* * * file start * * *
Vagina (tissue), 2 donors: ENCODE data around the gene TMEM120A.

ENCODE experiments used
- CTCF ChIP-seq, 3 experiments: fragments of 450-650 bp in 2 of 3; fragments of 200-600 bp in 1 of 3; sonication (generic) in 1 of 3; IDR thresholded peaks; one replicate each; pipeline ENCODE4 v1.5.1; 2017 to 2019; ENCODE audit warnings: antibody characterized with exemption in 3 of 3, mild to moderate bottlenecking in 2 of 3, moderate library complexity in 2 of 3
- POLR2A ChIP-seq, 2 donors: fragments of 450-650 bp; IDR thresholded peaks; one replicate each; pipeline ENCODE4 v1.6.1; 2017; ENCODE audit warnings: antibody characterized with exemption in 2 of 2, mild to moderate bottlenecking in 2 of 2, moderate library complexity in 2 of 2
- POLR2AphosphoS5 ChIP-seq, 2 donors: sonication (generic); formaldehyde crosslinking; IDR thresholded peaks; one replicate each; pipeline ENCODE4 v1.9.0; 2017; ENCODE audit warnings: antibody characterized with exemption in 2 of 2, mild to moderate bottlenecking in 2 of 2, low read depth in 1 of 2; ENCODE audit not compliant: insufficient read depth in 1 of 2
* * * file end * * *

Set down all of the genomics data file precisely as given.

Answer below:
Vagina (tissue), 2 donors: ENCODE data around the gene TMEM120A.

ENCODE experiments used
- CTCF ChIP-seq, 3 experiments: fragments of 450-650 bp in 2 of 3; fragments of 200-600 bp in 1 of 3; sonication (generic) in 1 of 3; IDR thresholded peaks; one replicate each; pipeline ENCODE4 v1.5.1; 2017 to 2019; ENCODE audit warnings: antibody characterized with exemption in 3 of 3, mild to moderate bottlenecking in 2 of 3, moderate library complexity in 2 of 3
- POLR2A ChIP-seq, 2 donors: fragments of 450-650 bp; IDR thresholded peaks; one replicate each; pipeline ENCODE4 v1.6.1; 2017; ENCODE audit warnings: antibody characterized with exemption in 2 of 2, mild to moderate bottlenecking in 2 of 2, moderate library complexity in 2 of 2
- POLR2AphosphoS5 ChIP-seq, 2 donors: sonication (generic); formaldehyde crosslinking; IDR thresholded peaks; one replicate each; pipeline ENCODE4 v1.9.0; 2017; ENCODE audit warnings: antibody characterized with exemption in 2 of 2, mild to moderate bottlenecking in 2 of 2, low read depth in 1 of 2; ENCODE audit not compliant: insufficient read depth in 1 of 2